It is important to determine where and how the heat is lost during firing, and to see what measures can be taken to keep them as low as possible. A high proportion of the heat lost is carried away in the combustion waste gases, and, more impotantly, a lot of the waste gas heat is carried out by the excess air passing through the kiln. The heat lost through excess air can be as high as 50% of the total heat input. This loss can be measured by monitoring the temperature of the waste gases going up the chimney and comparing it to the fuel: fired brick figures.

The fuel consumed in kilogram per 1000 bricks in a continuous kiln increases from 35 at a waste gas temperature of 100C to 75 at 300C with 500% excess air. This figure shows the importance of controlling the excess air: for example, at 200C, if the excess air is increased from 100% to 800%, for the same rise in temperature, the fuel consumption has to be more than doubled, as most of the available heat from the fuel is going straight up the chimney. If the waste gas temperature falls too low, it is an indication that the draught through the system is impaired. This introduces another set of problems, like inefficient combustion, poor heat distribution and the condensation of flue gases on the green bricks, causing discoloration. A flue gas temperature of 100C is a reasonable temperature to work to, but if the kiln is small, with less then 16 chambers, a temperature this low may not be obtainable. The minimum of excess air is, of course, desirable for maximum efficiency, but some leakage of air is inevitable with such an estensive structure as a continuous kiln.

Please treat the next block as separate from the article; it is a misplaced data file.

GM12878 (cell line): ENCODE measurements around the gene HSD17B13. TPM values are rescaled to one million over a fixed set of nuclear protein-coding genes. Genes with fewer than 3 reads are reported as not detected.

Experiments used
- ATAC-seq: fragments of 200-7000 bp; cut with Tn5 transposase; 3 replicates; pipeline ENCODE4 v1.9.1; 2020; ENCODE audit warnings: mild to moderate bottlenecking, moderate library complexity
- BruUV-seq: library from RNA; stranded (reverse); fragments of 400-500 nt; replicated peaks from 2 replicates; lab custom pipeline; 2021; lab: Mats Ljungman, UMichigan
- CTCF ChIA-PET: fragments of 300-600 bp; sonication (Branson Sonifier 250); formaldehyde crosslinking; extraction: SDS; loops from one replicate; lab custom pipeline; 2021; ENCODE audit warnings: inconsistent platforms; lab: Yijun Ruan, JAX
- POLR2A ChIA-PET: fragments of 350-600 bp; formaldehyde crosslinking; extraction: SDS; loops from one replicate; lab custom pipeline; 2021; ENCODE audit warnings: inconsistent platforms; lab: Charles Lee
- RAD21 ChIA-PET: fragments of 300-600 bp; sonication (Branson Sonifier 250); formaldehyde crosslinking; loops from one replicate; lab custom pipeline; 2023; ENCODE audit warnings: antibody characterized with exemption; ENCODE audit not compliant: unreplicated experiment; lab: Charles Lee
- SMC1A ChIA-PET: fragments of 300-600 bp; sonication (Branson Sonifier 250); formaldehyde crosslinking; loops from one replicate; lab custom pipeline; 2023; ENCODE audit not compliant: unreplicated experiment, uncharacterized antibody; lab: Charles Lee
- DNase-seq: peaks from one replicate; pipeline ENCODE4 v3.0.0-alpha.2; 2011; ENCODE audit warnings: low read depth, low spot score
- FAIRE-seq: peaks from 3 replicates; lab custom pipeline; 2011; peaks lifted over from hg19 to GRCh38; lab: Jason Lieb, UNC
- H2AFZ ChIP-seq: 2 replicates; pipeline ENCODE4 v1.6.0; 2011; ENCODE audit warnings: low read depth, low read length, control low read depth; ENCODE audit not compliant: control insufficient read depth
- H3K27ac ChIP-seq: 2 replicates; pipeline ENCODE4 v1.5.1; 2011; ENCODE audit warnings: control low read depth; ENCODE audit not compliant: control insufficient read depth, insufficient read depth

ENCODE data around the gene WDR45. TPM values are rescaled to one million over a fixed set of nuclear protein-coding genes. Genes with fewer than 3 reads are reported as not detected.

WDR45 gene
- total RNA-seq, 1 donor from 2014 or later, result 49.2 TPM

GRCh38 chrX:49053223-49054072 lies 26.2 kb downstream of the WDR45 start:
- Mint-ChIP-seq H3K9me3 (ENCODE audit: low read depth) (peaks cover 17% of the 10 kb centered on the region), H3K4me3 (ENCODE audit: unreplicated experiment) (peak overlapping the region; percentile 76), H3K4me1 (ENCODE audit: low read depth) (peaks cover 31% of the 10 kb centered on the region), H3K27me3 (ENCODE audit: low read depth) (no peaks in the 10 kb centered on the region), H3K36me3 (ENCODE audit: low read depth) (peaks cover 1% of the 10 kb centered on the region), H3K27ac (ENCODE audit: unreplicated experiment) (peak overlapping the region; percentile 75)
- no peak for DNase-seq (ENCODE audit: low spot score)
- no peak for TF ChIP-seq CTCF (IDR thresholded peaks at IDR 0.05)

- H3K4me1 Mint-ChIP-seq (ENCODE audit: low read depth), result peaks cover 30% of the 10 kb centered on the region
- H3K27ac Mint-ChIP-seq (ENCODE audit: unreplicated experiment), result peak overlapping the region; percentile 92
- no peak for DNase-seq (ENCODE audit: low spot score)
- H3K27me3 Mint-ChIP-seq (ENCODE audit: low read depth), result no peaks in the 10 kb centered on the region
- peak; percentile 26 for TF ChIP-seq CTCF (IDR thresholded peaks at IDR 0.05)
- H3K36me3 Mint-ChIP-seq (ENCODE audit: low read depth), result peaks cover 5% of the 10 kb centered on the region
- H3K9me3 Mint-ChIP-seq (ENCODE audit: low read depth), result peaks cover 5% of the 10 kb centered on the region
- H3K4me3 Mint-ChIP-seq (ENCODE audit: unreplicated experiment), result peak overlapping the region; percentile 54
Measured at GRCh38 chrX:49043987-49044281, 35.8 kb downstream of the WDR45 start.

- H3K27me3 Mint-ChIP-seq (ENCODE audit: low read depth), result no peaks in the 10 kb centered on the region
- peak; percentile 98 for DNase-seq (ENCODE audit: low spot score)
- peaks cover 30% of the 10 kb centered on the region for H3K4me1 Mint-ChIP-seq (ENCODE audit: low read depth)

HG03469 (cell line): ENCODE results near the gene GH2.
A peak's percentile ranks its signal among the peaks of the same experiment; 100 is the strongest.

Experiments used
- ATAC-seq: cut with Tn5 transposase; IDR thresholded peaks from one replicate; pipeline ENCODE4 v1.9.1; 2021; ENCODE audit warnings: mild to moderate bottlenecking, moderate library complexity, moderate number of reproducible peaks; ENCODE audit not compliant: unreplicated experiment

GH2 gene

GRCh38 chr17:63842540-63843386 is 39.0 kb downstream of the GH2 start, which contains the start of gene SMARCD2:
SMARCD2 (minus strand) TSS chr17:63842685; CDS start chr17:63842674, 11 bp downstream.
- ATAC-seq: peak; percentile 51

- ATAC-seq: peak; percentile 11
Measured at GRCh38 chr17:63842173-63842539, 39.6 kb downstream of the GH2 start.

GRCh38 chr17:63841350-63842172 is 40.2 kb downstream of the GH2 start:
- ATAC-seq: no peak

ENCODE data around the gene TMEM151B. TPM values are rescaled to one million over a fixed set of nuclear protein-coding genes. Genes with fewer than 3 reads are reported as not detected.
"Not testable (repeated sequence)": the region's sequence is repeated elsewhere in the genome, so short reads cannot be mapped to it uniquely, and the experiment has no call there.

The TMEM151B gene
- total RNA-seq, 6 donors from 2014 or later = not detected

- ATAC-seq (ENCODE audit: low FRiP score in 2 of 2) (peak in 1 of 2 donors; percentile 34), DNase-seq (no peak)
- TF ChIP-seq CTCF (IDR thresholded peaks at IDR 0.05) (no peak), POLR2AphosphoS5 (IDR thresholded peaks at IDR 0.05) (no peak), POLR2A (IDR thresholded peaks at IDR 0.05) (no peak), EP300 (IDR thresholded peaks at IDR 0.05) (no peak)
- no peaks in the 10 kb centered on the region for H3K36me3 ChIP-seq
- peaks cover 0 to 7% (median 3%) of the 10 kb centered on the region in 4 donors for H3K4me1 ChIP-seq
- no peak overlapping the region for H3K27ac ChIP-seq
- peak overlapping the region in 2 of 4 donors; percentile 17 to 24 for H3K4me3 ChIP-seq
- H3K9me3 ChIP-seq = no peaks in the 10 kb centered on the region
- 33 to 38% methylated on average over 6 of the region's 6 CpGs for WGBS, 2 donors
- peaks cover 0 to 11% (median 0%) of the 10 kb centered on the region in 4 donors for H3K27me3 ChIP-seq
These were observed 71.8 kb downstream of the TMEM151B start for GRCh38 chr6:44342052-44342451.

The other main source of heat loss is by radiation and convection through the kiln structure. One way this can be reduced is to increase the kiln output, because the radiation and convection of heat remain almost constant, whether the output is high or low.Packing more bricks into the kiln by placing the bricks tightly together does not work, as it tneds to decrease the rate of fire travel and leads to a higher percentage of bricks being unevenly fired. There is a best rate of fire travel corresponding to the proportion of solid bricks to gas spaces in the kiln chamber. By reducing the brick stacking density and using a higher draught, the rate of fire travel may be increased, which will result in an increased output. To establish the best and most productive conditions require a lot of experimentation.